The non-contractual bonus

A non-contractual bonus scheme will expressly state that there is no right to a bonus. Any bonus payments will be made at the employer’s discretion, often on conditions that it determines. The objective is for the employer to retain flexibility around having to implement a bonus scheme, the terms that make up the bonus scheme or to make any bonus payments.

The majority of non-contractual bonus schemes, even though they may be expressed as being at the absolute discretion of the employer, are only partially discretionary. The key point is that the exercise of discretion is not unfettered.

This will involve you being able to show the following:

  • That you exercised the discretion honestly and in good faith
  • That you do not exercise the discretion in an arbitrary, capricious or irrational manner; and
  • That you do not breach the implied term of trust and confidence.

Case study

An example of how the exercise of discretion can work in practice can be seen from a bonus claim that I dealt with recently.

The employer operated a bonus scheme that it considered to be non-contractual and at their discretion. They awarded a nil bonus payment to one of their workers, who had resigned and left the business before the bonus payment date.

The employer had in place a bonus approval process that was subject to strict moderation. They had consciously decided not to communicate to the workforce the factors it took into account when exercising its discretion, or set out for those involved in the moderation process, the type of factors it should or should not take into account.

The only written reference to a bonus payment was contained in the worker’s contract, and it was expressly stated to be non-contractual and that any payment was at the absolute discretion of the employer.

The worker argued that he was entitled to a bonus because he had been employed for the full bonus year – the bonus payment date being a date beyond the end of the bonus year. He had met his appraisal objectives and was aware of other workers who had left before the bonus payment date and still received a bonus payment.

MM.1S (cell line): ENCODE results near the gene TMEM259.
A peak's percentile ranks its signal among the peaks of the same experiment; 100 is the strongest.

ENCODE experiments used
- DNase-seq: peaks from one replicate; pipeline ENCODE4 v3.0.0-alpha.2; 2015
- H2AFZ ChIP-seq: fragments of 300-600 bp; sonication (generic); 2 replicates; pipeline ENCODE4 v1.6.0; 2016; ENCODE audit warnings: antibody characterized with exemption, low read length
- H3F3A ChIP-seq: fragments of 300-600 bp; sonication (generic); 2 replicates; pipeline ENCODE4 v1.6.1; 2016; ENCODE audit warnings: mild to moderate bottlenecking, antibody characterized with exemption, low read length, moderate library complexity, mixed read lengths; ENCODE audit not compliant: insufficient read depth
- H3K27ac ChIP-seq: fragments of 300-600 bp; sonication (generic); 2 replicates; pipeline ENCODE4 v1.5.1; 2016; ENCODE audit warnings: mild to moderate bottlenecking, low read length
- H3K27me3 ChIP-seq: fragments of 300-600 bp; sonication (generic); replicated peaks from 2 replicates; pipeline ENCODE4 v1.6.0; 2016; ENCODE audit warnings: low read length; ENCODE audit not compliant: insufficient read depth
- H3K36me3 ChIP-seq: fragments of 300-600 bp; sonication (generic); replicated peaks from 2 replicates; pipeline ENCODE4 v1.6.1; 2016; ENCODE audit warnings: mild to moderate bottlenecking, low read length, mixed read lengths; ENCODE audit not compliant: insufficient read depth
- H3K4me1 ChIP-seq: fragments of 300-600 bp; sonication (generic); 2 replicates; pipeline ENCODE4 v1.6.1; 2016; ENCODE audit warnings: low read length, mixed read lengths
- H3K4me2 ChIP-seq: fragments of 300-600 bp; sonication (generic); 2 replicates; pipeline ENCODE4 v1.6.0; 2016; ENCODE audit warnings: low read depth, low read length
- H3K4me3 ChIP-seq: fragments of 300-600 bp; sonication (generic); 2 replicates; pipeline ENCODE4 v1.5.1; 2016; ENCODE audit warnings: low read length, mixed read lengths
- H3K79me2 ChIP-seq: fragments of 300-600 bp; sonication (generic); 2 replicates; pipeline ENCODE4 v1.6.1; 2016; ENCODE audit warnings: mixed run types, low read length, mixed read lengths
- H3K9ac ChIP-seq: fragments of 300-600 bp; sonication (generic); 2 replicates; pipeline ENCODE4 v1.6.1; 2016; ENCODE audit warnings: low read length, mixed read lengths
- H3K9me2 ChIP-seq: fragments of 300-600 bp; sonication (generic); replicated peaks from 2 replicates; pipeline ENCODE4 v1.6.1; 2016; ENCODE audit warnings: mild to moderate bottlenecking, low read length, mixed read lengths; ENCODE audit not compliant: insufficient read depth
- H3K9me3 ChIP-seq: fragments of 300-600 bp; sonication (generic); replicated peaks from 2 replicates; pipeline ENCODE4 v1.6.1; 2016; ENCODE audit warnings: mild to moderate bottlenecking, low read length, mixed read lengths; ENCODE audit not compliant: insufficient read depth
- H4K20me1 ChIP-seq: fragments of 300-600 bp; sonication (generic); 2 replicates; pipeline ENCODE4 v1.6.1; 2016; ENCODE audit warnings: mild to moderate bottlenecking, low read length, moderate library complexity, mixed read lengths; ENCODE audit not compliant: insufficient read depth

The employer had not specified any conditions within the bonus clause regarding entitlement to a bonus and had not limited itself to factors that it would take into account when exercising discretion.

Crucially, the employer was able to show by way of contemporaneous documentation and witness evidence concerning the bonus exercise for the year in question and past years, that the worker had been considered for a bonus. Also, where there was a difference in treatment between the worker and named comparators.

They were able to prove that there had been sound commercial business reasons for the difference in treatment, to overcome any allegation of the employer not exercising its discretion in an appropriate manner.

You can exercise discretion to award no bonus and treat workers differently. It will generally be more difficult for you to justify no bonus than to justify some level of bonus. You do not need to show that you acted reasonably, but you do have to demonstrate that you carried out a meaningful and rational analysis of the worker’s entitlement.

Written guidance

You may consider whether to have written guidance, setting out what you take into account when exercising discretion. You may choose to share that guidance with the wider workforce, or only those responsible for being involved in the bonus decision making process.

Ultimately, it will depend on the level of transparency you want to give to the workforce around how bonus payments are awarded. Transparent bonus schemes put you in a far better position to objectively justify your bonus decisions.

You may consider that keeping your bonus scheme process under wraps is a risk worth taking, to preserve maximum flexibility around what you can and cannot take into account. If you do adopt this approach then make sure that your bonus policy is properly drafted, to provide for this level of flexibility, and that you can evidentially justify the exercise of your discretion during the bonus payment exercise, if you are challenged.